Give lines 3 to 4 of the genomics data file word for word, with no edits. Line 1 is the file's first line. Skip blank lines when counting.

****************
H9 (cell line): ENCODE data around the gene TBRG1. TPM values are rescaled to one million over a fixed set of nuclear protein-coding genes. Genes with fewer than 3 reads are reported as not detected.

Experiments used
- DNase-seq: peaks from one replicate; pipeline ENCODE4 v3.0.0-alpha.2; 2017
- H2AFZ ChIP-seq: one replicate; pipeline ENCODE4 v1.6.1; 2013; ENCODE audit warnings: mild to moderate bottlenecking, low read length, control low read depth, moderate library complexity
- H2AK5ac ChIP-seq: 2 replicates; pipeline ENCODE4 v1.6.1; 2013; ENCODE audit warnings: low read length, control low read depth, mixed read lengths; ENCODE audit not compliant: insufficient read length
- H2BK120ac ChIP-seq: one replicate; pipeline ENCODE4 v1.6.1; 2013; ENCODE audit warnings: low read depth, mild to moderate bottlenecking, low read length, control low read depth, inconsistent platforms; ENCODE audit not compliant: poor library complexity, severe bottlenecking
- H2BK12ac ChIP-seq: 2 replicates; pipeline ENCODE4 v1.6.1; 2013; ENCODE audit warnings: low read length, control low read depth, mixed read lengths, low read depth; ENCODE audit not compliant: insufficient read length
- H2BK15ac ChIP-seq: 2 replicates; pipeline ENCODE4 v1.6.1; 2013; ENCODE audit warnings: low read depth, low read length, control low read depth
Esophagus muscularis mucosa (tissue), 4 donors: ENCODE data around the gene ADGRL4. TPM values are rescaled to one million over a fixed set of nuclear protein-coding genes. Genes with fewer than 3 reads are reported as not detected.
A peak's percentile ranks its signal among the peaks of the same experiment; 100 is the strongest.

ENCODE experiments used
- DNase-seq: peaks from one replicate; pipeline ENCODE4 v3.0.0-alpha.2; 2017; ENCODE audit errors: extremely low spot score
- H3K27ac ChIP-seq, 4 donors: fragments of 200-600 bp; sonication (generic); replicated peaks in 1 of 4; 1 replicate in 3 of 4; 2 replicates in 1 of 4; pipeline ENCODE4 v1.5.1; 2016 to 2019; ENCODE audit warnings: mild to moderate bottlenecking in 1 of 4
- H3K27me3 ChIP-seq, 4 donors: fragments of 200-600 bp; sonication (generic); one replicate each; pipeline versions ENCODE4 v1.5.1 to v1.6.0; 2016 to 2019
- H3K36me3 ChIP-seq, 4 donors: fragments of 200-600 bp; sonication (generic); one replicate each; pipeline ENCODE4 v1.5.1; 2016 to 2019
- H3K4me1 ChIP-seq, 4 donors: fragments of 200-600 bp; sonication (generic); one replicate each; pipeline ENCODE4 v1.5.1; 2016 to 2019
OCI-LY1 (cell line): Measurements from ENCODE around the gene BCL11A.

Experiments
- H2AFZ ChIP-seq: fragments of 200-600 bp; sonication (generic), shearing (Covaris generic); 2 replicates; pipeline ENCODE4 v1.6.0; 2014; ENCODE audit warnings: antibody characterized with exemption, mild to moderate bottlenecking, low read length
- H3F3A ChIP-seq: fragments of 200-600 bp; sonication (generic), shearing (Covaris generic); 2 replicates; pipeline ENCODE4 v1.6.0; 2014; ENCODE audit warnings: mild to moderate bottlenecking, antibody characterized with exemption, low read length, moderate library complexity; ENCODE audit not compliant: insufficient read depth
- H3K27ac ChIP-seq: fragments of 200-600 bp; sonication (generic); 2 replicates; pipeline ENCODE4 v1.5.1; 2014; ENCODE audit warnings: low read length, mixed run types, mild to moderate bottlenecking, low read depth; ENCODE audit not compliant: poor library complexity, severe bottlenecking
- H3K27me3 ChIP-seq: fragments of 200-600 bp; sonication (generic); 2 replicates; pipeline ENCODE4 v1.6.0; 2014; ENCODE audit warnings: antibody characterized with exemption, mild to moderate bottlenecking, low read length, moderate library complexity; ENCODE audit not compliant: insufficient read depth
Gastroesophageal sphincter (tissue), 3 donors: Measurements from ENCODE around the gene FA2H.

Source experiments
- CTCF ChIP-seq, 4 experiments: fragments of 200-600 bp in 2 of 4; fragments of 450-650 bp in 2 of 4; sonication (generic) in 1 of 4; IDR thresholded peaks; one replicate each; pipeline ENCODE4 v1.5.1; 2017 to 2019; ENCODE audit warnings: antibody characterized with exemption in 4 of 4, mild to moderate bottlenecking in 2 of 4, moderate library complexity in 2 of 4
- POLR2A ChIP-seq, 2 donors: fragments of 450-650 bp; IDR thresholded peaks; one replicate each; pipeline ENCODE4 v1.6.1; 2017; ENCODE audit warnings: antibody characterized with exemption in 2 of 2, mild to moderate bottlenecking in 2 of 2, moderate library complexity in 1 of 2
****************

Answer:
- DNase-seq: peaks from one replicate; pipeline ENCODE4 v3.0.0-alpha.2; 2017
- H2AFZ ChIP-seq: one replicate; pipeline ENCODE4 v1.6.1; 2013; ENCODE audit warnings: mild to moderate bottlenecking, low read length, control low read depth, moderate library complexity